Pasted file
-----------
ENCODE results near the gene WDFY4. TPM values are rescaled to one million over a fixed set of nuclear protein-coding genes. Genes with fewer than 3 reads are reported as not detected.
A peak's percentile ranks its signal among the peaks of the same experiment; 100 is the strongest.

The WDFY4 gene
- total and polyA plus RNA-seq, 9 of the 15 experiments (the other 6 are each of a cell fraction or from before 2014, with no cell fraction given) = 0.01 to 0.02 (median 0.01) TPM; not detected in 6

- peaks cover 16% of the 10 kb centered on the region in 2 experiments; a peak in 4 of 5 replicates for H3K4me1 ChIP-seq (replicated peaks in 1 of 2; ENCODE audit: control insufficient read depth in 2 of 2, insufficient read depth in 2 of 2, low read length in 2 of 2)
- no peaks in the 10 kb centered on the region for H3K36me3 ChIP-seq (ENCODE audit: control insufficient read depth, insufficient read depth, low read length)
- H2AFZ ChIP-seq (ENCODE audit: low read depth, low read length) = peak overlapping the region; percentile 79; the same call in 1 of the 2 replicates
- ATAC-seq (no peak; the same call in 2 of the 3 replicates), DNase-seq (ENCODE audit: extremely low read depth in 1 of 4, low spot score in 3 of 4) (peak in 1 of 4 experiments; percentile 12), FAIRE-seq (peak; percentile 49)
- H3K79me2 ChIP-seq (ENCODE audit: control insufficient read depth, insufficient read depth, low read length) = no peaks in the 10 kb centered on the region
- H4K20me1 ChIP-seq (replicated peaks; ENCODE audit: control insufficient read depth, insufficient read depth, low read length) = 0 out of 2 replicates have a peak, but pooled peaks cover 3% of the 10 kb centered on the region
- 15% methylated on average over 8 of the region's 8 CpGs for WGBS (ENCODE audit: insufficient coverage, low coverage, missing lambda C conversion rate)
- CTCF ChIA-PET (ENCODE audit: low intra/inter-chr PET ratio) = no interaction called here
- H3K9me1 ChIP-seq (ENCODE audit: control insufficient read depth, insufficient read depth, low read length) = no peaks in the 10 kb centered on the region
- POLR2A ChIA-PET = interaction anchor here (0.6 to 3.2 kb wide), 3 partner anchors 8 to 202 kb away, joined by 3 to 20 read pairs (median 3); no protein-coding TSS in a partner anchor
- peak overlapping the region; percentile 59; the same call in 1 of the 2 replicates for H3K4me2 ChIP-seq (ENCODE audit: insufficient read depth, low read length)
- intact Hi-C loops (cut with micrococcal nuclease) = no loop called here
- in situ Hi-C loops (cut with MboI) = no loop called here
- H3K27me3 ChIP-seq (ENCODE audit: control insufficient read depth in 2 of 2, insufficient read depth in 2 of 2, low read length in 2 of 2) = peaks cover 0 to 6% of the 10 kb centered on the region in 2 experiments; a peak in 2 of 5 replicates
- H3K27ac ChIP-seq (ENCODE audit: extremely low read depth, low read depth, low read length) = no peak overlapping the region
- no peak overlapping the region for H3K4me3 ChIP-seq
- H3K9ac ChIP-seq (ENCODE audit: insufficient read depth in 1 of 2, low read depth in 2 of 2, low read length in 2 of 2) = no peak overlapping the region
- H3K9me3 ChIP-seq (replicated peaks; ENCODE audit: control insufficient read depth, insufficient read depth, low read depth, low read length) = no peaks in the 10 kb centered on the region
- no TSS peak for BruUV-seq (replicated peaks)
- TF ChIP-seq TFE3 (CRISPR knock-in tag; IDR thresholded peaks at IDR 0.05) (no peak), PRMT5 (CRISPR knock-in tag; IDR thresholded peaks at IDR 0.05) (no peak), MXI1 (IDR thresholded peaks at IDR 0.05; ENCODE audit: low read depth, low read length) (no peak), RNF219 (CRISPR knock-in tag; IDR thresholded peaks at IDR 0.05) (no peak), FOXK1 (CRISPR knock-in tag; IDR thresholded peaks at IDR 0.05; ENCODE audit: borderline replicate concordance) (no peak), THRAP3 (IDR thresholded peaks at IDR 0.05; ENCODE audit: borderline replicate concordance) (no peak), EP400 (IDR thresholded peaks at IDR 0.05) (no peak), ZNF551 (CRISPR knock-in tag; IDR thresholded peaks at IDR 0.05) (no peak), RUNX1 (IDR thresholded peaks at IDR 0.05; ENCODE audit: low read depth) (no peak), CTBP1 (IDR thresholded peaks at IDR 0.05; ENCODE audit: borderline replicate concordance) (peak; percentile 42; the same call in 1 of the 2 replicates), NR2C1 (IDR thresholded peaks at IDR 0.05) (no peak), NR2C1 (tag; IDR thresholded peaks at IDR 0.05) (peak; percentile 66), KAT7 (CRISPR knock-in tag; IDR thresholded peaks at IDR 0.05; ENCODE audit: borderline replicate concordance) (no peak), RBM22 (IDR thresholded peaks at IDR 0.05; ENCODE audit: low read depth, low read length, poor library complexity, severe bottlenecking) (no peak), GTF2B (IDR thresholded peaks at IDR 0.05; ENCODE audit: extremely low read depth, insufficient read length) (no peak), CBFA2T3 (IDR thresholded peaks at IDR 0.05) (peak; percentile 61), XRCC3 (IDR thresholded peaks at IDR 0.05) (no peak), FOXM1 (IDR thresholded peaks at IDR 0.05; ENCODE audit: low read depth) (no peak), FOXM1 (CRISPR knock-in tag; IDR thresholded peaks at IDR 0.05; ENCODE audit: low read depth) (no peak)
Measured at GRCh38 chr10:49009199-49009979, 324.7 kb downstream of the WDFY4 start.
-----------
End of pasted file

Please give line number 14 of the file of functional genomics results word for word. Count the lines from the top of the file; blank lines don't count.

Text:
- POLR2A ChIA-PET = interaction anchor here (0.6 to 3.2 kb wide), 3 partner anchors 8 to 202 kb away, joined by 3 to 20 read pairs (median 3); no protein-coding TSS in a partner anchor